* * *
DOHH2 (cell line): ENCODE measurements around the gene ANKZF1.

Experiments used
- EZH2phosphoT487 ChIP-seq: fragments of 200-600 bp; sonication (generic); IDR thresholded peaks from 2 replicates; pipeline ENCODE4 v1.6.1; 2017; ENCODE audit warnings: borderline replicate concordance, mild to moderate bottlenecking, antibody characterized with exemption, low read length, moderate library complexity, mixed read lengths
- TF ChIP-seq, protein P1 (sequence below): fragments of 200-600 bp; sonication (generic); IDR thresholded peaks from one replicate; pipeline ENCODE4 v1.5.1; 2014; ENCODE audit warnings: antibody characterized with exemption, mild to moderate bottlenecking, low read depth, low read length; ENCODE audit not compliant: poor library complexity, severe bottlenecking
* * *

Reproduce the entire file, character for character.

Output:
DOHH2 (cell line): ENCODE measurements around the gene ANKZF1.

Experiments used
- EZH2phosphoT487 ChIP-seq: fragments of 200-600 bp; sonication (generic); IDR thresholded peaks from 2 replicates; pipeline ENCODE4 v1.6.1; 2017; ENCODE audit warnings: borderline replicate concordance, mild to moderate bottlenecking, antibody characterized with exemption, low read length, moderate library complexity, mixed read lengths
- TF ChIP-seq, protein P1 (sequence below): fragments of 200-600 bp; sonication (generic); IDR thresholded peaks from one replicate; pipeline ENCODE4 v1.5.1; 2014; ENCODE audit warnings: antibody characterized with exemption, mild to moderate bottlenecking, low read depth, low read length; ENCODE audit not compliant: poor library complexity, severe bottlenecking